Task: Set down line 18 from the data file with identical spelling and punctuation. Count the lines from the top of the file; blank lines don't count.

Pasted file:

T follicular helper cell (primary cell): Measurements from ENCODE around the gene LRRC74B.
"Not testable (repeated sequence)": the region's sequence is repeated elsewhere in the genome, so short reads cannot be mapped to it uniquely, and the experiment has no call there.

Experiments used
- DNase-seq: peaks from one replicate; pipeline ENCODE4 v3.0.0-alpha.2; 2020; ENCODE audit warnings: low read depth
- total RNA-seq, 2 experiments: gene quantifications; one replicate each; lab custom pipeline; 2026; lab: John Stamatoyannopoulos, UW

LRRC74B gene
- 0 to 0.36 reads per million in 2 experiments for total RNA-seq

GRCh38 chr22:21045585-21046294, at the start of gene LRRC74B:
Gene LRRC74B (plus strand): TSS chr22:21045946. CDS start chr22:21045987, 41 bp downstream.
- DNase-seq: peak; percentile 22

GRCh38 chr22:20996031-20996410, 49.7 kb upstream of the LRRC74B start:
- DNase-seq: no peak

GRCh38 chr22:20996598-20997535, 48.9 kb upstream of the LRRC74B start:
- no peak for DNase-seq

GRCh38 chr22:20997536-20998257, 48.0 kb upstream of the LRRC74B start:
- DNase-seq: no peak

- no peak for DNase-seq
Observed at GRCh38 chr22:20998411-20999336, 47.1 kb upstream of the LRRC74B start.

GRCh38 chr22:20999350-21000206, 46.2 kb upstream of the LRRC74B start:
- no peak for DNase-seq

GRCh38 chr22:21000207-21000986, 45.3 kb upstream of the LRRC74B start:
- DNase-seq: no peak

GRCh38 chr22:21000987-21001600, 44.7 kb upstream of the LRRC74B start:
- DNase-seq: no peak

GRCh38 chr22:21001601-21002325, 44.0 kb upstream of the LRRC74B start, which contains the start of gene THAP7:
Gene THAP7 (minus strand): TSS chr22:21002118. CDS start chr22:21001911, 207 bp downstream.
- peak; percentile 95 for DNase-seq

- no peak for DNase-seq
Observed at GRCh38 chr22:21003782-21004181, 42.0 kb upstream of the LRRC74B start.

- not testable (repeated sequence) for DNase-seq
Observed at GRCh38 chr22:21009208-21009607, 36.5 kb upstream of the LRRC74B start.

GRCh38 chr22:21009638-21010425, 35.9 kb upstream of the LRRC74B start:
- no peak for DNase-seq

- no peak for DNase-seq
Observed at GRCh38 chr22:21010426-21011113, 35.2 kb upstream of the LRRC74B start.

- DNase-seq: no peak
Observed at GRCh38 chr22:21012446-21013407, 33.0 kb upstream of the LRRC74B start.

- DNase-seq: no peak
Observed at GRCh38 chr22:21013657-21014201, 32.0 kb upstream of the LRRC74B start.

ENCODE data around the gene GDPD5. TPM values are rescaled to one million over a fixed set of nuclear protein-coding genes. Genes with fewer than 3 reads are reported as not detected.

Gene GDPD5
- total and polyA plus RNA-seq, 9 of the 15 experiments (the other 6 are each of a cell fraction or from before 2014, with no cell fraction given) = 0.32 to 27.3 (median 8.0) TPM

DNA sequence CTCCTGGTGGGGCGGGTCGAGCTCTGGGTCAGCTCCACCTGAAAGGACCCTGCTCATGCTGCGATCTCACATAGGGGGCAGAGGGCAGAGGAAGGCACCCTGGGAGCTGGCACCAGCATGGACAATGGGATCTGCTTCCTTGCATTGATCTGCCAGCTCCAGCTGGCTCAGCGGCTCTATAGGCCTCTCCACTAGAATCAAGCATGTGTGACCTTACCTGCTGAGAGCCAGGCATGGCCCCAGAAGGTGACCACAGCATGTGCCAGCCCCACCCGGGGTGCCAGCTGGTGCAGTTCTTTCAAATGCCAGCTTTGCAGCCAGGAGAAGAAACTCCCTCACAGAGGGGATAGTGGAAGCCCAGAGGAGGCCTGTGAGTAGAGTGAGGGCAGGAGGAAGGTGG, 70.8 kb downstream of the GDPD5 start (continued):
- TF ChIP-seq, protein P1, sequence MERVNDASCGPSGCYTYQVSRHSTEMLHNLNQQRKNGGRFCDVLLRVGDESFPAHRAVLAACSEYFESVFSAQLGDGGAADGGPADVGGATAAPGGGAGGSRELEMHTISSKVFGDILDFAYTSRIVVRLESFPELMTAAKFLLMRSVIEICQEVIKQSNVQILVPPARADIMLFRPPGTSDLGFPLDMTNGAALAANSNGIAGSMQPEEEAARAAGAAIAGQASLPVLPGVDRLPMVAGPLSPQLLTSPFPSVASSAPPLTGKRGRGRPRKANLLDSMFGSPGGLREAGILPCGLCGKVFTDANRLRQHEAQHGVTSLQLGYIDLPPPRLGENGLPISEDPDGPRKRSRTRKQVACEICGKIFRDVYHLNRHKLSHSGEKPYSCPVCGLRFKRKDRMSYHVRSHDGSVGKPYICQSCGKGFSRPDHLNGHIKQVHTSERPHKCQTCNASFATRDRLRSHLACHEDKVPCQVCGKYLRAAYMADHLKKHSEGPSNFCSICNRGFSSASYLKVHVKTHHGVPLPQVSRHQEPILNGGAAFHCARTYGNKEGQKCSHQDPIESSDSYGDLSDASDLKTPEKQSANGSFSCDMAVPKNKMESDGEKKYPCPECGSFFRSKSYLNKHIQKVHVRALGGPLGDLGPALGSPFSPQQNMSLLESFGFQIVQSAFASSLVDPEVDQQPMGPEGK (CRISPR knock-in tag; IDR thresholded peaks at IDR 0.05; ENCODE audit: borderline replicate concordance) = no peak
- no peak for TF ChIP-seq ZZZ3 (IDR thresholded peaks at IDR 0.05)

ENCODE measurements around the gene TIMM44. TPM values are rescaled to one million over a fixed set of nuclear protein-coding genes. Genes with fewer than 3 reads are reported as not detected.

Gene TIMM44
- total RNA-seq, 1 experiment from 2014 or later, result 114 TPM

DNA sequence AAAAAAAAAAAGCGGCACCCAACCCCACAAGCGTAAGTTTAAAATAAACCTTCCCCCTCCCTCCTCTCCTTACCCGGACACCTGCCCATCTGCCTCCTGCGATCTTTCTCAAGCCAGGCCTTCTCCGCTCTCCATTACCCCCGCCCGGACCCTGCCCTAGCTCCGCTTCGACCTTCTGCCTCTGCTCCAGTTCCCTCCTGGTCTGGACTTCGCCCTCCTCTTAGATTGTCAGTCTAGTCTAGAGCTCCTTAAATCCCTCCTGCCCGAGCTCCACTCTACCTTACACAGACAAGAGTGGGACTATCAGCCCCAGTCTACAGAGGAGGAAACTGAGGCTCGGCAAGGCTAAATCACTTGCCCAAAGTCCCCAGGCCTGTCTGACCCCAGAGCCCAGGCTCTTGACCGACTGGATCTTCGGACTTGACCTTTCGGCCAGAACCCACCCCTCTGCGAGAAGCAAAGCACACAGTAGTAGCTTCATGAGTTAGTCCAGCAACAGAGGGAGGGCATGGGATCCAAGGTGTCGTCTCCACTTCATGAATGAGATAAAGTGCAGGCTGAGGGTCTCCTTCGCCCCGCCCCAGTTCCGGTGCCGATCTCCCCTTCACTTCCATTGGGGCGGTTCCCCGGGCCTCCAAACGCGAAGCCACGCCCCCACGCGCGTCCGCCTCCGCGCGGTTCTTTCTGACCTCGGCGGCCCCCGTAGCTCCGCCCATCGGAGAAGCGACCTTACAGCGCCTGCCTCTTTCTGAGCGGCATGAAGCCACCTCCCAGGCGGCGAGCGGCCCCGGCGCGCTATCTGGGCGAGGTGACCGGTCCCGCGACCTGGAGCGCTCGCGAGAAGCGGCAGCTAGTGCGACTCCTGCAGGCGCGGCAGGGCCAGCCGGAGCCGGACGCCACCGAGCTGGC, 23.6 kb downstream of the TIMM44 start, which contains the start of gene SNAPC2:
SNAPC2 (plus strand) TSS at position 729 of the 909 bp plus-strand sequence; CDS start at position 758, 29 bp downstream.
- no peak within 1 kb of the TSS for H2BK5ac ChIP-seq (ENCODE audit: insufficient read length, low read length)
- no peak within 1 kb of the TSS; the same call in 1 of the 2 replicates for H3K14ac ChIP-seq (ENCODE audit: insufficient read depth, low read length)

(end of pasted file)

Observed at GRCh38 chr22:20998411-20999336, 47.1 kb upstream of the LRRC74B start.